Russian school year opens amid heightened security concerns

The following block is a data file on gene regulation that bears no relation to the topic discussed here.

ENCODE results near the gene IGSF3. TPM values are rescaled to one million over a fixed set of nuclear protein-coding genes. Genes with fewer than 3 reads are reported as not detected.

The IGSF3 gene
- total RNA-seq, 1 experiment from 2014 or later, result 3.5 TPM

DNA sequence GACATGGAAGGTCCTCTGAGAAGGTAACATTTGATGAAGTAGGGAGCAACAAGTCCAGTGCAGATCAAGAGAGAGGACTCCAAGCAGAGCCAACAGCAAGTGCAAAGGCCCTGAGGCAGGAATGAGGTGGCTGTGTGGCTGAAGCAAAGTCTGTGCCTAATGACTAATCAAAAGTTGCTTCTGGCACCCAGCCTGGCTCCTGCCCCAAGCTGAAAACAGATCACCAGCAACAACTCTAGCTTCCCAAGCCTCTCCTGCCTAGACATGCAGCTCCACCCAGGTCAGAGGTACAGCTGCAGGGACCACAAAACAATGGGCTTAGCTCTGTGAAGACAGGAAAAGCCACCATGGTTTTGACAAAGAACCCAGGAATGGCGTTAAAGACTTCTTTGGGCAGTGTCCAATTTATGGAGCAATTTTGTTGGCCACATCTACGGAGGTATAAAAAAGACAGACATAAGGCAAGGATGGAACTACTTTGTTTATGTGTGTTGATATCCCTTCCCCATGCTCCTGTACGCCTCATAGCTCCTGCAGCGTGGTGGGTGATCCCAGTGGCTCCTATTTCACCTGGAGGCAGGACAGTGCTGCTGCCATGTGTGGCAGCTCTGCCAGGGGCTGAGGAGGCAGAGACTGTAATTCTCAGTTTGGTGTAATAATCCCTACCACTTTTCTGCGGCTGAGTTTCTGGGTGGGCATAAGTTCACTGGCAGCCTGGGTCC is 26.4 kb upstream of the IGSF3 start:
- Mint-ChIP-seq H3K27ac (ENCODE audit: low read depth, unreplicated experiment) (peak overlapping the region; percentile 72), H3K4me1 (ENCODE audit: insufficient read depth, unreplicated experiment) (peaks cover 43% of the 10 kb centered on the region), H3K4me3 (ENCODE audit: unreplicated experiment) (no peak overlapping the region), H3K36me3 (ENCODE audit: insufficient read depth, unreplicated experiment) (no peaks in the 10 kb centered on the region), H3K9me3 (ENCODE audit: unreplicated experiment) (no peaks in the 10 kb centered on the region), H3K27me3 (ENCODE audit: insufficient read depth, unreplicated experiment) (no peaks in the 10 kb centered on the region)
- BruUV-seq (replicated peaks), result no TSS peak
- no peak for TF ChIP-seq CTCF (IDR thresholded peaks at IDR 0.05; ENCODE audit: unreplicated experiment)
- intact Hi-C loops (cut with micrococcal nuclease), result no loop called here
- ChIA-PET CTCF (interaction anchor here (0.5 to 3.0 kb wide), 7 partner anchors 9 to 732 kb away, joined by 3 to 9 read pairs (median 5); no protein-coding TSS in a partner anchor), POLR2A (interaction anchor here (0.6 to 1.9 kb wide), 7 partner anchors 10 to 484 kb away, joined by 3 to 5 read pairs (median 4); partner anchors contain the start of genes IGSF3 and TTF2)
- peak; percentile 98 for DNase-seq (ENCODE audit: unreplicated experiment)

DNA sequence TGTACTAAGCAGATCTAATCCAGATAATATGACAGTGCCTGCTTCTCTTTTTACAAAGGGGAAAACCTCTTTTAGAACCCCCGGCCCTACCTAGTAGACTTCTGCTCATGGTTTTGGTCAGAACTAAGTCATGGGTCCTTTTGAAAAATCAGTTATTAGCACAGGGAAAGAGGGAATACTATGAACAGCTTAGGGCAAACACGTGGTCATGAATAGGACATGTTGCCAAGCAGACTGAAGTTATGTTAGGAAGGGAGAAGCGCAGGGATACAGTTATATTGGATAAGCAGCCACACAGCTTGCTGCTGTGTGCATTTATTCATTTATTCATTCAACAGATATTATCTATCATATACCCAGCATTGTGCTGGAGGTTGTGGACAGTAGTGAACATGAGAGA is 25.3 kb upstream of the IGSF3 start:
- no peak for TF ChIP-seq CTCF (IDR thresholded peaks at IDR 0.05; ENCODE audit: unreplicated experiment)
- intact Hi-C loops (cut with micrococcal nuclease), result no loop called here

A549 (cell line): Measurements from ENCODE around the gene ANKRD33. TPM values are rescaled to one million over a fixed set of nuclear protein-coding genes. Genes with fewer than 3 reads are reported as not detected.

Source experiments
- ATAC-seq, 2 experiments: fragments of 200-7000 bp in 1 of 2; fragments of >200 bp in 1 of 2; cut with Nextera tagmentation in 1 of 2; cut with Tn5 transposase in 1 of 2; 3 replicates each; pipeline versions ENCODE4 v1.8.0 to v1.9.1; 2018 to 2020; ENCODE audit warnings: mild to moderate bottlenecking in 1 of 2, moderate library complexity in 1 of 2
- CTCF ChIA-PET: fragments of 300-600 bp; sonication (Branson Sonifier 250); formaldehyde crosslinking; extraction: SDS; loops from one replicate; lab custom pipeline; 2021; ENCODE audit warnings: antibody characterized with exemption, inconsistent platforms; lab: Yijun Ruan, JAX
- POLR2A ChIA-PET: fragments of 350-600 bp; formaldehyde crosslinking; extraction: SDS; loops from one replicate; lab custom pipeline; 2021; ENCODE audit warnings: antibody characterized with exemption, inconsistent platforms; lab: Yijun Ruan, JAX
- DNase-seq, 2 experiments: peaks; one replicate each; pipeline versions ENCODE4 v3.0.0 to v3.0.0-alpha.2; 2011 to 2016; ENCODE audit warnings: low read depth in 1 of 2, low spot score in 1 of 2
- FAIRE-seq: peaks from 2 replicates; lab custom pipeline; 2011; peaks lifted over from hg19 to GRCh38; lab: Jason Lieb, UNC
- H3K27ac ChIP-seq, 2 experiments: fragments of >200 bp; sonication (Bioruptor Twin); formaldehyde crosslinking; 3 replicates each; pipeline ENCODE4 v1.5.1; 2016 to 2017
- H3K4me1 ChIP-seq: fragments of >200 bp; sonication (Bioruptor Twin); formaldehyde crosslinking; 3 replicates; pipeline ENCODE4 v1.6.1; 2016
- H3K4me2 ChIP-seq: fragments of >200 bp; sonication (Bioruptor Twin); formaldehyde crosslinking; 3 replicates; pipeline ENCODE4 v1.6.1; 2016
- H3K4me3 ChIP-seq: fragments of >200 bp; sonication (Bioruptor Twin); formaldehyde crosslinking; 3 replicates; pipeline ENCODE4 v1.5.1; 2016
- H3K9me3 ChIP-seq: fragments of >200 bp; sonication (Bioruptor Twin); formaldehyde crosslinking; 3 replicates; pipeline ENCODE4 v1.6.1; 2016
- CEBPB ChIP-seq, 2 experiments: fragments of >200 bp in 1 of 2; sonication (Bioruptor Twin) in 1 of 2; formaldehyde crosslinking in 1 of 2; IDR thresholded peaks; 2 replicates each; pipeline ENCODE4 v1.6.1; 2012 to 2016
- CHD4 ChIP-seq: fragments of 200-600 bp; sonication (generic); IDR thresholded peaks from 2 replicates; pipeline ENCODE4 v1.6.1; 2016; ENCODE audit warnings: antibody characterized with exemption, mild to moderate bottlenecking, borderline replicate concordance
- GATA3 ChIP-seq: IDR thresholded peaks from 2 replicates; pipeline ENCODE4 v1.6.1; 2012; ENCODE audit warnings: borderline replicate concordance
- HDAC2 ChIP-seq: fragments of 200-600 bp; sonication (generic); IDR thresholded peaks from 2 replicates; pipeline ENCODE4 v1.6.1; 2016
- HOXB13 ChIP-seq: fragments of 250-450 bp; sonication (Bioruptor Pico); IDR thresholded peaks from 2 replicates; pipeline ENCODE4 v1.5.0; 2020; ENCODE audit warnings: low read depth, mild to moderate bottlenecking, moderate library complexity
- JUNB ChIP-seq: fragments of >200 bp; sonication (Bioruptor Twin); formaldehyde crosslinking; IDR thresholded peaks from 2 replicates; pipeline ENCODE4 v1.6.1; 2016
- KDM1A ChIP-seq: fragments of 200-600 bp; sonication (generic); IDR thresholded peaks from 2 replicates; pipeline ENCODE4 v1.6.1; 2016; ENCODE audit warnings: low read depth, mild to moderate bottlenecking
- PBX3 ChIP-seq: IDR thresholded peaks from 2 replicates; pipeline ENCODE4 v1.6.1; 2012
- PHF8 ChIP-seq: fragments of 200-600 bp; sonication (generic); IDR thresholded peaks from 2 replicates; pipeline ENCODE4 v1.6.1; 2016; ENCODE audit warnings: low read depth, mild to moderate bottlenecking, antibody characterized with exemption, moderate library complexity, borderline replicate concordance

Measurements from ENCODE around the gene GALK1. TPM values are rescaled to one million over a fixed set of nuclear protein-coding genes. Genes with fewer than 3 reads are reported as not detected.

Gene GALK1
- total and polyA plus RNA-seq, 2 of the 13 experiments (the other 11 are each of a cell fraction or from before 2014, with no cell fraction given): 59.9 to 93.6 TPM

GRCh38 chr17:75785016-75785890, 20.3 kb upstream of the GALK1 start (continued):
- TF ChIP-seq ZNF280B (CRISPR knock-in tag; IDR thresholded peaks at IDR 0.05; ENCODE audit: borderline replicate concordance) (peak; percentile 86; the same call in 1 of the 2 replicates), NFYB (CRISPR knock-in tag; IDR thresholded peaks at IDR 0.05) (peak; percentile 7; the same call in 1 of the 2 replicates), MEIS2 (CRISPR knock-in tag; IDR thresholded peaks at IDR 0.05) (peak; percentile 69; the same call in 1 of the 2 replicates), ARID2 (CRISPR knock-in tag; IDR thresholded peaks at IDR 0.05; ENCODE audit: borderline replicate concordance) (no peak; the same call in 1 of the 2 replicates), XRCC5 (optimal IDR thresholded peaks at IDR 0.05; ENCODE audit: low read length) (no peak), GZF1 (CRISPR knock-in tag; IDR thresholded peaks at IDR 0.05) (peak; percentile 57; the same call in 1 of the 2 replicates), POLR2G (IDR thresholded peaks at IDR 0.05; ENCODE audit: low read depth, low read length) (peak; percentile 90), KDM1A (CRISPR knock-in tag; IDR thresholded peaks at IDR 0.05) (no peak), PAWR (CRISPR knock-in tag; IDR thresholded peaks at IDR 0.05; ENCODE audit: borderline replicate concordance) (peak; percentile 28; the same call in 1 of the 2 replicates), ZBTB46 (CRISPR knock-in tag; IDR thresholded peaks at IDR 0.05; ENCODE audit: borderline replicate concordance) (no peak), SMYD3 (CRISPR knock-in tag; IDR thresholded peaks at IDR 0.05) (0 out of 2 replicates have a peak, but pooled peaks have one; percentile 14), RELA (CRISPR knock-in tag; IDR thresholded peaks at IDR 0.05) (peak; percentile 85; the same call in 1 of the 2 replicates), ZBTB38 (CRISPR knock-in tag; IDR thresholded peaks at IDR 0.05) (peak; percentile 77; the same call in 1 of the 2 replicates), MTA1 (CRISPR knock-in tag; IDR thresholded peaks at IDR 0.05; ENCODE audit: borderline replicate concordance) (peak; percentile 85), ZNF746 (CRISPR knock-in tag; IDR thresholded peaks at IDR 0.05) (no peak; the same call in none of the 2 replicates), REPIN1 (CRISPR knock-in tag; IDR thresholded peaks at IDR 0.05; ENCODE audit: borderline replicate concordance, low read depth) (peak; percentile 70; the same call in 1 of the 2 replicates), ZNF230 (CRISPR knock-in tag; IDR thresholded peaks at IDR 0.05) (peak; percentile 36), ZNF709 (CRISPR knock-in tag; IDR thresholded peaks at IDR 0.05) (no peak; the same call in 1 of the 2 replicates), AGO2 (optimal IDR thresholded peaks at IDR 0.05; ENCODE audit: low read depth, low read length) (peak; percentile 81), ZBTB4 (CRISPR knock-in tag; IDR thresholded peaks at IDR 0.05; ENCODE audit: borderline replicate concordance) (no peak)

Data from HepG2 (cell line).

2 September 2004 The Russian academic year opened amid heightened security concerns this week as Islamist terrorists took over a school in North Ossetia. The terrorists holding of up to 400 hostages most of them children has highlighted the need that local schools have for proper security, said the director of ORTs Russian operations, Avi Ganon. The siege in North Ossetia does not affect ORT directly, Mr Ganon said. But it does affect the whole system of security in Russias educational institutions. The situation has scared people here and they are in panic. ORT schools used to have private security guards thanks to organisations supporting the institutions. However, budget cuts mean that we have lost those guards. Mr Ganon said that police officers had been stationed outside all schools, including ORTs, but added that their presence could not be relied upon in the long term. Israeli government budget cuts have also meant the loss of financial support for meals and transportation for ORT students in the CIS and Baltic States. Transport is closely related to the security issue, Mr Ganon said. Our schools are often located in town centres and many of our students have to travel in long distances from the suburbs. On Tuesday, a suicide bomber killed 10 people at a bus station in Moscow. In February, 39 people were killed when a bomb exploded in an underground station in Moscow. Some parents have driven their children into school this week because of the situation, but many of our students dont have access to a car. And work pressures mean that parents who do have cars cant continue to bring their children to school. The loss of subsidised meals, transport and security had already prompted some parents to reconsider sending their children to ORT schools not only because of the distances involved but also because of the longer days ORT students have in order to take Jewish studies and because of the ever present threat of anti-Semitic attacks. World ORT, in full cooperation with the Jewish Agency, is working to raise funds for meals, transportation and security at 15 ORT schools in the CIS and Baltic states. The total budget needed for this program is $427,000 per year. Thirteen years after returning to Russia following a 53-year exile from the country of its birth ORT has more than 27,000 students throughout the CIS and Baltic States.